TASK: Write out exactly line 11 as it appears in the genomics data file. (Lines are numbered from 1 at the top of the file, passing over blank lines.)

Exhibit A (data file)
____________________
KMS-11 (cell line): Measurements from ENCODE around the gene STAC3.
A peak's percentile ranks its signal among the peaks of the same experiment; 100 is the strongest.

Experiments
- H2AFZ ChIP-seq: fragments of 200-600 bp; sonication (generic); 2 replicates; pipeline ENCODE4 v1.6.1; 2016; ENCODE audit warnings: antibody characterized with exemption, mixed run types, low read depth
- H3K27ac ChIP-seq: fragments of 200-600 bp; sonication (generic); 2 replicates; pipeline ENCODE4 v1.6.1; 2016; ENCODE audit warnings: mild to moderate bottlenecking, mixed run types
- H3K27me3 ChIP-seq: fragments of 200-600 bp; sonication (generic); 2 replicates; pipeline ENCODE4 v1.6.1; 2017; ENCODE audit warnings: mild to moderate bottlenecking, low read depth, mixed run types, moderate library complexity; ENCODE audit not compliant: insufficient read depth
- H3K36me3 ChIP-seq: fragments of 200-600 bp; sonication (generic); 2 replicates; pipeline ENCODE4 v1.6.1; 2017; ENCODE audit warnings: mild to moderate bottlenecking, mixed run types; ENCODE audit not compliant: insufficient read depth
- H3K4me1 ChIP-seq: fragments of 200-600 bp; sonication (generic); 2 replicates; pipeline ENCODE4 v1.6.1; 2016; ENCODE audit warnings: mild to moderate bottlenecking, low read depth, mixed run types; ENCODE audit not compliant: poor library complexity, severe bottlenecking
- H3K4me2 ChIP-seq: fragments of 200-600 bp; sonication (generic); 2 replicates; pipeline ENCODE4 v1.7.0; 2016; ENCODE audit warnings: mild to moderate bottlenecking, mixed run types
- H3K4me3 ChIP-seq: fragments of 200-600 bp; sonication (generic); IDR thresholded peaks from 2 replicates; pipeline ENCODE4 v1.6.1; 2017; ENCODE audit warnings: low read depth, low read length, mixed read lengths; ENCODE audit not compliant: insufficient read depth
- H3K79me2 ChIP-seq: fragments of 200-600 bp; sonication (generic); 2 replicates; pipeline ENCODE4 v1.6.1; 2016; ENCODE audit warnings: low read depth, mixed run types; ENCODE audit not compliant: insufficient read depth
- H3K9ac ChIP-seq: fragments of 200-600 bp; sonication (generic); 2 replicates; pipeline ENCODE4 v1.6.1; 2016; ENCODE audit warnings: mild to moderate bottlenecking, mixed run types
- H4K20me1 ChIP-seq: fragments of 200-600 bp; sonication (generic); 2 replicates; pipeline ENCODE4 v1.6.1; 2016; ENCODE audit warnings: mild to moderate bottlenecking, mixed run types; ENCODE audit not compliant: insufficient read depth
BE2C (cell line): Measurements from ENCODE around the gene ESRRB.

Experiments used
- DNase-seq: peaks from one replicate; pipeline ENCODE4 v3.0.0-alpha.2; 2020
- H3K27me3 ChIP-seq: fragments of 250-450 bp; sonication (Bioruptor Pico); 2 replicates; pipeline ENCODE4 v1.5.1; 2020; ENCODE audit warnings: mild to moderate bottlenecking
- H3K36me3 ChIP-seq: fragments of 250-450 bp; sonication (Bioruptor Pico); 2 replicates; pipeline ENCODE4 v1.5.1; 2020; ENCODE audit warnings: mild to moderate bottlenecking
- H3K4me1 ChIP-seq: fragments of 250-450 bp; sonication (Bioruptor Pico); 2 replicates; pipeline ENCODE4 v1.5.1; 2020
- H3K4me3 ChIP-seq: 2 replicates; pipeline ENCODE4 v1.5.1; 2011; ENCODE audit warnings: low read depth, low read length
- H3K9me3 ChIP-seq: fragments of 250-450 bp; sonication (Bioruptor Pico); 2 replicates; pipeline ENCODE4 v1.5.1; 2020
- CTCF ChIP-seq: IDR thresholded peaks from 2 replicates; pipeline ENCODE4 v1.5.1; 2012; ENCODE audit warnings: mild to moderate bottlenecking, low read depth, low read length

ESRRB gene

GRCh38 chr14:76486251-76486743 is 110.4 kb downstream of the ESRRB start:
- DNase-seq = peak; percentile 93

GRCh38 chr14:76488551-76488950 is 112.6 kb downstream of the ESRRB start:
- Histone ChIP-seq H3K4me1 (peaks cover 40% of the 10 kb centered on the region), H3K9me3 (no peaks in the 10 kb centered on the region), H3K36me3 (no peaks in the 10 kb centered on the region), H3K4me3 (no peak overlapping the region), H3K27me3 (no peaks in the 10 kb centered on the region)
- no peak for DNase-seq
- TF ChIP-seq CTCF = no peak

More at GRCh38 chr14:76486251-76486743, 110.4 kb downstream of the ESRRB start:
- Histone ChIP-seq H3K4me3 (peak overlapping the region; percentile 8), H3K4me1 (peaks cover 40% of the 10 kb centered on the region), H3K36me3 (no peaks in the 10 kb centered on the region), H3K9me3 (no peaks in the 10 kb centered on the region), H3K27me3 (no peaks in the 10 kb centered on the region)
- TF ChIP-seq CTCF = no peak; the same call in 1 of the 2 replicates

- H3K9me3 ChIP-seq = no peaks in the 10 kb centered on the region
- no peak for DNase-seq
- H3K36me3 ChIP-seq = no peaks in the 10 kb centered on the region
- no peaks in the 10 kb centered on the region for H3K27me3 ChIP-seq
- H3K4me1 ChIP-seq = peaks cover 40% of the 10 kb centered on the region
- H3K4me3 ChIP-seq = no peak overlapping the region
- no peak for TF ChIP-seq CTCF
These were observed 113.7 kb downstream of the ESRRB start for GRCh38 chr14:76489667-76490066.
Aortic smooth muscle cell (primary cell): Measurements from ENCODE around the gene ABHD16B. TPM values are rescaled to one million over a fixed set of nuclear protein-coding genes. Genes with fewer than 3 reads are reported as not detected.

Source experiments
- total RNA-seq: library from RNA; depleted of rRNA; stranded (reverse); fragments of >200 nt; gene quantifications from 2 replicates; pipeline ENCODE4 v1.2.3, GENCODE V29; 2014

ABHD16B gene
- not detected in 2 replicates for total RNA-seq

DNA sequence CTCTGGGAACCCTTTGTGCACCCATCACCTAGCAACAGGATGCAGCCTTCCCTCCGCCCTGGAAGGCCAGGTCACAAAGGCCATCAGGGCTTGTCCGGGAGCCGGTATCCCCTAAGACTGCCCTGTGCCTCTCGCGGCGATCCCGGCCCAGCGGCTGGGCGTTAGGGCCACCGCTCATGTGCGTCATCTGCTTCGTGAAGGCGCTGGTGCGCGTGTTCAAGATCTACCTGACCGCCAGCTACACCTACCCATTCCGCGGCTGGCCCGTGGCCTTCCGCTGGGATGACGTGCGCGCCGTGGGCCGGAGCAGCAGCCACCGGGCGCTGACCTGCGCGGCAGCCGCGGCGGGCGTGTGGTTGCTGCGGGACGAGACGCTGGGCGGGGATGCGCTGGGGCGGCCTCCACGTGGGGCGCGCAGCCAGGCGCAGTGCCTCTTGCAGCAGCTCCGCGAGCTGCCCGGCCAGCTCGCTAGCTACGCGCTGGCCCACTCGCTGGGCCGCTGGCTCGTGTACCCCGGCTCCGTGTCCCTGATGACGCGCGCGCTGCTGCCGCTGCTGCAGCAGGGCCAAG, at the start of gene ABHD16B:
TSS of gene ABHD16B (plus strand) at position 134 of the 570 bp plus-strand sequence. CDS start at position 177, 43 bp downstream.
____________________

- H3K79me2 ChIP-seq: fragments of 200-600 bp; sonication (generic); 2 replicates; pipeline ENCODE4 v1.6.1; 2016; ENCODE audit warnings: low read depth, mixed run types; ENCODE audit not compliant: insufficient read depth